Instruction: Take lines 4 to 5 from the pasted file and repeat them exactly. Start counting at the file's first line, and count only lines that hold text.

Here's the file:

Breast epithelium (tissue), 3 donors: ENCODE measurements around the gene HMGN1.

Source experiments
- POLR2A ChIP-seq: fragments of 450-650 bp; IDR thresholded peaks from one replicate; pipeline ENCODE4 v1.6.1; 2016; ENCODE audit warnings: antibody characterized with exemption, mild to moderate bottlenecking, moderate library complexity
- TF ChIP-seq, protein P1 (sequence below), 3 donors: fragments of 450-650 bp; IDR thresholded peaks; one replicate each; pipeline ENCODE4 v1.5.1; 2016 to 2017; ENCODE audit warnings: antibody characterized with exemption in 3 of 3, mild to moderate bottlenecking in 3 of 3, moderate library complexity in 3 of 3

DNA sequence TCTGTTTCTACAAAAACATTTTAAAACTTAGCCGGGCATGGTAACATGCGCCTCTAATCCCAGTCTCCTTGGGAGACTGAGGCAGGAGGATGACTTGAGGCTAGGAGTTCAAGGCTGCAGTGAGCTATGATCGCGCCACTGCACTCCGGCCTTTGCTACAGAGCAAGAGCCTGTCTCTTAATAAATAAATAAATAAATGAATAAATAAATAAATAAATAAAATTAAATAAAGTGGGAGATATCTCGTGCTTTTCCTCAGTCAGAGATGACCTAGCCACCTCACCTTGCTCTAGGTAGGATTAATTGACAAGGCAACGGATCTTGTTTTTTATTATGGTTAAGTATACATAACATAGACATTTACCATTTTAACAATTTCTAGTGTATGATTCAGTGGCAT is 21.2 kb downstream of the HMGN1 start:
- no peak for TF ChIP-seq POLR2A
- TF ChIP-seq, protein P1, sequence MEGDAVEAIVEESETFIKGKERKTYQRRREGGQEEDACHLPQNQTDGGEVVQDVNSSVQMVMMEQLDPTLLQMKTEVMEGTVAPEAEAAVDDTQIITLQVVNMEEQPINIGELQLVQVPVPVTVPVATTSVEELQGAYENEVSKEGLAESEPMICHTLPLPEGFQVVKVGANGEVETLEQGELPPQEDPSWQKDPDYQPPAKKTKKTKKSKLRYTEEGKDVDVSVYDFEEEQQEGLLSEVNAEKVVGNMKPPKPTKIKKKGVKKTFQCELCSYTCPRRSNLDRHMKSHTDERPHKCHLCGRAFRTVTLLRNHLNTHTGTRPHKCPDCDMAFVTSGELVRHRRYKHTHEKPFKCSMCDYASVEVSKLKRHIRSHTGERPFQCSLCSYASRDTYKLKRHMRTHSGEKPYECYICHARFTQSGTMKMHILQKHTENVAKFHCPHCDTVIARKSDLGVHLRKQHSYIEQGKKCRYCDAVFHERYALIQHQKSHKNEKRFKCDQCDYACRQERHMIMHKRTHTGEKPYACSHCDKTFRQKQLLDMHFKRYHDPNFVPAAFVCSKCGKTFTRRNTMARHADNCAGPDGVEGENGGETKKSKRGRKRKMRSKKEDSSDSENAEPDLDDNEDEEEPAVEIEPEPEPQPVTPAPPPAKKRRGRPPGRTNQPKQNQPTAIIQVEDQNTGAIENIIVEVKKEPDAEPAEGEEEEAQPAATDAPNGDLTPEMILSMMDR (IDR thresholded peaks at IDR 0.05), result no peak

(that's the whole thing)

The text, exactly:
- TF ChIP-seq, protein P1 (sequence below), 3 donors: fragments of 450-650 bp; IDR thresholded peaks; one replicate each; pipeline ENCODE4 v1.5.1; 2016 to 2017; ENCODE audit warnings: antibody characterized with exemption in 3 of 3, mild to moderate bottlenecking in 3 of 3, moderate library complexity in 3 of 3

DNA sequence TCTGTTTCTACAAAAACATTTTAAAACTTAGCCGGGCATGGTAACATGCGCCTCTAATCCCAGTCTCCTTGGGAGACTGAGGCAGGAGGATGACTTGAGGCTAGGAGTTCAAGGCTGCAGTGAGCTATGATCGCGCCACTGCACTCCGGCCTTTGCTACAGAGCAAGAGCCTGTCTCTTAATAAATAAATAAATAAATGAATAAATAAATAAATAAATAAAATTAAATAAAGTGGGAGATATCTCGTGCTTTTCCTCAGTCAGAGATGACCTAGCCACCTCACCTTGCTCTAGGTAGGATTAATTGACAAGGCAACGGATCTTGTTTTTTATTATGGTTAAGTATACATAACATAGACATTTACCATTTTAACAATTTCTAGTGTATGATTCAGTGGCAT is 21.2 kb downstream of the HMGN1 start: